By using some shortcuts like frozen cooked langostinos and good-quality jarred tomato sauce (my preferred brand is Victoria), you cut your prep time down substantially.  You can use any shape of pasta, any sauce, and whatever types of veggies you like.  I used shell-shaped pasta, pink vodka sauce, and a combination of zucchini and peas because it reminded me of one of the most delicious dishes I ate in Italy.  I added the langostinos for some protein, but shrimp is a great substitution if you can’t find langostinos.

 Pasta with Langostinos, Peas, and Zucchini

Everything boils in one pot!

 Serves 4
 1/2 lb dried pasta shells (or any other shape)

1 lb frozen cooked langostinos, defrosted and drained of any liquid

1 cup frozen peas

1 medium zucchini, cut lengthwise into quarters and sliced

1/2 of a 25 oz. jar prepared vodka sauce (or plain tomato sauce)

Bring a large pot of salted water to a boil.  Add pasta and cook several minutes until about 2/3 of the way cooked (it should be very al dente, but not hard).

Add the peas and zucchini right into the pot with the pasta.  Cook until pasta is desired consistency and veggies are cooked through (another 2-3 minutes). 

Drain into a colander and set aside.

Pour the sauce and langostinos into the pasta pot (now empty but still hot).  Allow the sauce to heat up slightly from the residual heat of the pan.  Add the cooked pasta/veggies from the colander and toss to combine.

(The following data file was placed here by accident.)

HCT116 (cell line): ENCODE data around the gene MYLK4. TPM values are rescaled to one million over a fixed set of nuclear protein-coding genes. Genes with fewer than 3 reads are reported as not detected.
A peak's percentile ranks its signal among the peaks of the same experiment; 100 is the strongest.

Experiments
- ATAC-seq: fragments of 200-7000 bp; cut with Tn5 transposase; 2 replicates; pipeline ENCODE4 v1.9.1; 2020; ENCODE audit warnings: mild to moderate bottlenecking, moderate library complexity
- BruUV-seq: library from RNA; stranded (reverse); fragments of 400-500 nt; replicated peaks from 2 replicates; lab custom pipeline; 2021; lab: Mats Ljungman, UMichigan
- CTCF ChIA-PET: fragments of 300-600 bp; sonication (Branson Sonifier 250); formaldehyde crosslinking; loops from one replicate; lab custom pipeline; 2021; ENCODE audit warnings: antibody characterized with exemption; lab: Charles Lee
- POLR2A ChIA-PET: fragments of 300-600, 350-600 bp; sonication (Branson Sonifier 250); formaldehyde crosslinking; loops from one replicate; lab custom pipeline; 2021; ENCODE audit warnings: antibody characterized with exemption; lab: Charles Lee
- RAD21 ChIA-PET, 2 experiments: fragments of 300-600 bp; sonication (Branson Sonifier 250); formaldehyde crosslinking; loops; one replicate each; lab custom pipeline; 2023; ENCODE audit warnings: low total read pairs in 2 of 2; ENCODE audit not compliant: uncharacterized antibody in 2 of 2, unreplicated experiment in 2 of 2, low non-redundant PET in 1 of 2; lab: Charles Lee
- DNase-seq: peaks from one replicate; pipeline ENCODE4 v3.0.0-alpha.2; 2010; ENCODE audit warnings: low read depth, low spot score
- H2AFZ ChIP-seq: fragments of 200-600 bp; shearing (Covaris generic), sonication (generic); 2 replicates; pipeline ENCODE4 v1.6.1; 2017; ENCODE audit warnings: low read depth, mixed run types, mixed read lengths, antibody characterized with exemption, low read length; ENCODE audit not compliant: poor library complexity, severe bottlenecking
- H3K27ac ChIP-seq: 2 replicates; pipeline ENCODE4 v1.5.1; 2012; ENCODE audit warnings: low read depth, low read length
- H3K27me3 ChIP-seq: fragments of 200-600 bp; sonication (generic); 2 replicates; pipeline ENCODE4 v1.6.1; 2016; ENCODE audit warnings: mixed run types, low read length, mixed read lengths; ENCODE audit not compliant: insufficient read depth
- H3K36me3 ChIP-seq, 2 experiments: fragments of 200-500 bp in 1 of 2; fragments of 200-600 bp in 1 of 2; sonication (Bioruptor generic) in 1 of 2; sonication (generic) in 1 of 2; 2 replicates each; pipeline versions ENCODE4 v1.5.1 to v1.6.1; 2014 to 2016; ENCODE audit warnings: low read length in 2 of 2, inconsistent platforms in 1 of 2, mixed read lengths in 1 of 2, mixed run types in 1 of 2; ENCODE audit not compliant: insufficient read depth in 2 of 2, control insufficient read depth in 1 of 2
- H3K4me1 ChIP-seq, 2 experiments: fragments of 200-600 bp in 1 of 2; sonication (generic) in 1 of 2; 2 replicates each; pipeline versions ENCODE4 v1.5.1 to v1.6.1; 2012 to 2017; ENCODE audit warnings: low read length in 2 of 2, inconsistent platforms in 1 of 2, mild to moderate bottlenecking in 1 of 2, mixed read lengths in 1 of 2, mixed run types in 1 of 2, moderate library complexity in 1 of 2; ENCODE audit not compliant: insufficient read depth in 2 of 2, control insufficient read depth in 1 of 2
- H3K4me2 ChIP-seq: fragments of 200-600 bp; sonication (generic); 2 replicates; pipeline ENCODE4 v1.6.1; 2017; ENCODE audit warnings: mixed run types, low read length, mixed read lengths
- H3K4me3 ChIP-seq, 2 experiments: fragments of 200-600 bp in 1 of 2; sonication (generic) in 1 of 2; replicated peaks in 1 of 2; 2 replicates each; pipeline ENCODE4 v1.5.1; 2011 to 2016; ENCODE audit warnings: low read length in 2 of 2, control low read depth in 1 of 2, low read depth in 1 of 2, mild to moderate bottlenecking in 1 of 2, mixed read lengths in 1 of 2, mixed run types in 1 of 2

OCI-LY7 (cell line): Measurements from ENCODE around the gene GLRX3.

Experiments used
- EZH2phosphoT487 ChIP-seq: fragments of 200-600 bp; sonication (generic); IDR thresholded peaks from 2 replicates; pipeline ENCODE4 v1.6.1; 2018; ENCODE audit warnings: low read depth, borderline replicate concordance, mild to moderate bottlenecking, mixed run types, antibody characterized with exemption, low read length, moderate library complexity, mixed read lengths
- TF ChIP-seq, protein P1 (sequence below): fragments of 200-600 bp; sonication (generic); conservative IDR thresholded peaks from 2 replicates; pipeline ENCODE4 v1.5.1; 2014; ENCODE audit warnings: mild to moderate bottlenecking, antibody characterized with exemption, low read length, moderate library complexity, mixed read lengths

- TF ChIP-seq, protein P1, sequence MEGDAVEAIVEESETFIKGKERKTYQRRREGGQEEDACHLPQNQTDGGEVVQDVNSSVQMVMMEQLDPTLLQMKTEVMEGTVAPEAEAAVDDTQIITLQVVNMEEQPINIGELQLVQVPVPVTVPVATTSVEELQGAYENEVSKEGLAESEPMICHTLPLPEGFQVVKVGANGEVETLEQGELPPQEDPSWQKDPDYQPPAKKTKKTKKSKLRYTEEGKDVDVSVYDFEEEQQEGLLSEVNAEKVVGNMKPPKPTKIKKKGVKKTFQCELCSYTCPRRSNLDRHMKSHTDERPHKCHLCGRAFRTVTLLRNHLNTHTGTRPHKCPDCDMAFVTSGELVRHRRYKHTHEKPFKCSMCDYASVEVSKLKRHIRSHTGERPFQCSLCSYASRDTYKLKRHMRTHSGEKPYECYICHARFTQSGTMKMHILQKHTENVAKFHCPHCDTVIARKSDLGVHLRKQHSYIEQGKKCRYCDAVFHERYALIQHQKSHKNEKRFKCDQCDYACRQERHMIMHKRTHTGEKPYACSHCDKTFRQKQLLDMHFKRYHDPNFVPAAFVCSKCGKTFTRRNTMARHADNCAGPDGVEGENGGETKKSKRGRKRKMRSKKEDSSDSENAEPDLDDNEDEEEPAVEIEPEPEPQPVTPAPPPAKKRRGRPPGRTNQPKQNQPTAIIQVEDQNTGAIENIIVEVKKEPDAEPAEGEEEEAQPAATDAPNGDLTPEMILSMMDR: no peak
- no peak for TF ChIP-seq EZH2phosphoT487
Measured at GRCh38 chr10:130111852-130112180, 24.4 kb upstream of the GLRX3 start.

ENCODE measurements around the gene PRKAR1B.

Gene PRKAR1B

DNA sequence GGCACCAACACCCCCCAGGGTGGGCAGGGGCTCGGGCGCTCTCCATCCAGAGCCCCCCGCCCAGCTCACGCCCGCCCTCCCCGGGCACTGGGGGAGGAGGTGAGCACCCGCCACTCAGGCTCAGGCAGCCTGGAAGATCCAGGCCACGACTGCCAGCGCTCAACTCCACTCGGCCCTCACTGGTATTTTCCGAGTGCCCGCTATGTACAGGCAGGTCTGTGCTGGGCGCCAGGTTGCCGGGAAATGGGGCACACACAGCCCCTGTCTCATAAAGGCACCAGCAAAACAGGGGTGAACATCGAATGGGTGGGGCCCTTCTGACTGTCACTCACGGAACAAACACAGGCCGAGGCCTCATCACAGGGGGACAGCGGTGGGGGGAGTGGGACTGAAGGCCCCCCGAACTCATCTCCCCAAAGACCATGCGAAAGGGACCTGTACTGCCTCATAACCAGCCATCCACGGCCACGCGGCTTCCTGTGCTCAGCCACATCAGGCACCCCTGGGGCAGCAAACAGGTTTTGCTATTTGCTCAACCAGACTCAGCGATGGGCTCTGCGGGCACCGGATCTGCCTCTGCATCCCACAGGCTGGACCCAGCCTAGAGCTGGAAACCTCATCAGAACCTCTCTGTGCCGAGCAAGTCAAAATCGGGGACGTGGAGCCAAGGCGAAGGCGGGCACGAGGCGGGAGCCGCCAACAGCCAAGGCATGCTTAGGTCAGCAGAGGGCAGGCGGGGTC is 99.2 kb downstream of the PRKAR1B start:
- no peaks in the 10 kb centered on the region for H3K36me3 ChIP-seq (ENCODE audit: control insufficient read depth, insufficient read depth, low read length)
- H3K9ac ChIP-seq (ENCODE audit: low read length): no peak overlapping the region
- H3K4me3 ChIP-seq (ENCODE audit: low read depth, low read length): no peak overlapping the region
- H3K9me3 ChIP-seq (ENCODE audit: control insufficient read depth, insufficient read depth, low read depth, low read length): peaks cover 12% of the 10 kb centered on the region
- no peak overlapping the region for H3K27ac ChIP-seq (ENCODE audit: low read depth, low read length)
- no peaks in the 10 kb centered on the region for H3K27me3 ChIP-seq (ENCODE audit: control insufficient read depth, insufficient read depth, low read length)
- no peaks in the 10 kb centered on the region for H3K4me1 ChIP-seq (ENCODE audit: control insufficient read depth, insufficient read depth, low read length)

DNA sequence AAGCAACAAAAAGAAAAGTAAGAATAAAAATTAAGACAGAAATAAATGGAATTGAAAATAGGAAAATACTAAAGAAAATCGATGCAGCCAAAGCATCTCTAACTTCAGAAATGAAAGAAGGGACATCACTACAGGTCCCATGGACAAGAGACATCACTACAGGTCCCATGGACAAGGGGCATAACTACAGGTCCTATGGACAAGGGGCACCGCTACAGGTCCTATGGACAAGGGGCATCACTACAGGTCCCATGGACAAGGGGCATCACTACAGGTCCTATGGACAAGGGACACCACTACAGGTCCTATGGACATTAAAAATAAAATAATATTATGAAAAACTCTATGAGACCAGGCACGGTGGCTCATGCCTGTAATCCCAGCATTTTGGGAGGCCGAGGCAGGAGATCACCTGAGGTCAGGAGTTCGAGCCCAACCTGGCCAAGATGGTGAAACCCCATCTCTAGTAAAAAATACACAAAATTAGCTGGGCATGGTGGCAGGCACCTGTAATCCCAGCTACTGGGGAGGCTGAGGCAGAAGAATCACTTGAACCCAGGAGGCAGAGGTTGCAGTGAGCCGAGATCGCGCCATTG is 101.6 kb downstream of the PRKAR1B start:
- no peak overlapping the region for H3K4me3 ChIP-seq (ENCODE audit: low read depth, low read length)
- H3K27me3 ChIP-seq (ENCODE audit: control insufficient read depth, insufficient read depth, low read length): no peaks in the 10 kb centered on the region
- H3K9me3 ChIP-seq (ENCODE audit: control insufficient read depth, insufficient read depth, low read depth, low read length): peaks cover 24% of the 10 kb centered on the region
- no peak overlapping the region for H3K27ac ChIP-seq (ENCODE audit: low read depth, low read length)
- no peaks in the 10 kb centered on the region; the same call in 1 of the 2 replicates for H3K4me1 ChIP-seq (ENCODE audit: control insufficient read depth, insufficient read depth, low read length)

Serve hot with grated parmesan if desired.

Click here for more information about Tracy’s Connecticut cooking classes, or to read her The Secret Ingredient Blog.

Easiest Entrees: Grilled Flank Steak

June 8, 2010

I know red meat is not really en vogue anymore, and YES, I read Michael Pollan’s books, and YES, I know it is bad for my heart and my arteries and everything else.  Despite all this, I blushingly admit that I love it.  I don’t eat a lot of red meat for the aforementioned reasons, but when I do, I enjoy it THOROUGHLY.

One of my favorite cuts of red meat is a simple flank steak.  It is a relatively inexpensive cut of meat, cooks quickly, and is delicious with a wide variety of flavor profiles.  It also happens to be one of my favorite things to serve at a dinner party (don’t worry, I always have lots of veggie side dishes for you abstainers).  I almost always use a dry spice rub on my flank steaks (paired with some sort of yummy fruit salsa it is fabulous), but tonight I was really in the mood to just be super-simple.  The meat is so flavorful it really needs no embellishment, so I seasoned it with just salt and pepper (be generous) and tossed it onto my hot grill.  Alongside of it I grilled my favorite grilled garlic potatoes, tossed together a simple green salad and I had a meal any meat-eater would love on the table in no time.

The key to great flank steak is this:  take it off the grill BEFORE it is cooked to medium.  Then, allow it to rest for about 10 minutes, in which time it will finish cooking to medium.  You WANT it to be pink in the middle…overdone flank steak is tough, but when done perfectly to medium, it is delicious and tender.  You also want to cut it across the grain (you’ll be able to see which way the fibers of the meat runs…cut the opposite way), in THIN slices.  Keep these tips in mind and you’ll have perfect steak every time.